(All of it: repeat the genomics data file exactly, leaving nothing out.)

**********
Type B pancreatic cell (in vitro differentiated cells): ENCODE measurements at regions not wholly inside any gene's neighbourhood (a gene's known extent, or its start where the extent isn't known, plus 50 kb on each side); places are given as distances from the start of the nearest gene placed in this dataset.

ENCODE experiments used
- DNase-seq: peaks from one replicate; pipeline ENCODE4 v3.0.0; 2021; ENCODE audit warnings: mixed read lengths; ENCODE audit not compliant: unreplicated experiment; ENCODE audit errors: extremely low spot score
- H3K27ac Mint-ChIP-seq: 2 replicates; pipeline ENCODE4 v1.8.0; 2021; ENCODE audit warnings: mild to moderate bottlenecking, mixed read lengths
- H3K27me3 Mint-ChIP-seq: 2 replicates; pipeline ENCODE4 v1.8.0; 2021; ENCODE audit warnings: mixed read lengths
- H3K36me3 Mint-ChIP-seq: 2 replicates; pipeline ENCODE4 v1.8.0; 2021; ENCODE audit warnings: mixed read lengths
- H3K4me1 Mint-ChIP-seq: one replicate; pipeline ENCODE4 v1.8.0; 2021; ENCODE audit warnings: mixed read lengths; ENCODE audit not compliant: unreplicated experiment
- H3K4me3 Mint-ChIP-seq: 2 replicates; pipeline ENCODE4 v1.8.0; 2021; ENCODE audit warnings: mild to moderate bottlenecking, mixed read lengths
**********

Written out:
Type B pancreatic cell (in vitro differentiated cells): ENCODE measurements at regions not wholly inside any gene's neighbourhood (a gene's known extent, or its start where the extent isn't known, plus 50 kb on each side); places are given as distances from the start of the nearest gene placed in this dataset.

ENCODE experiments used
- DNase-seq: peaks from one replicate; pipeline ENCODE4 v3.0.0; 2021; ENCODE audit warnings: mixed read lengths; ENCODE audit not compliant: unreplicated experiment; ENCODE audit errors: extremely low spot score
- H3K27ac Mint-ChIP-seq: 2 replicates; pipeline ENCODE4 v1.8.0; 2021; ENCODE audit warnings: mild to moderate bottlenecking, mixed read lengths
- H3K27me3 Mint-ChIP-seq: 2 replicates; pipeline ENCODE4 v1.8.0; 2021; ENCODE audit warnings: mixed read lengths
- H3K36me3 Mint-ChIP-seq: 2 replicates; pipeline ENCODE4 v1.8.0; 2021; ENCODE audit warnings: mixed read lengths
- H3K4me1 Mint-ChIP-seq: one replicate; pipeline ENCODE4 v1.8.0; 2021; ENCODE audit warnings: mixed read lengths; ENCODE audit not compliant: unreplicated experiment
- H3K4me3 Mint-ChIP-seq: 2 replicates; pipeline ENCODE4 v1.8.0; 2021; ENCODE audit warnings: mild to moderate bottlenecking, mixed read lengths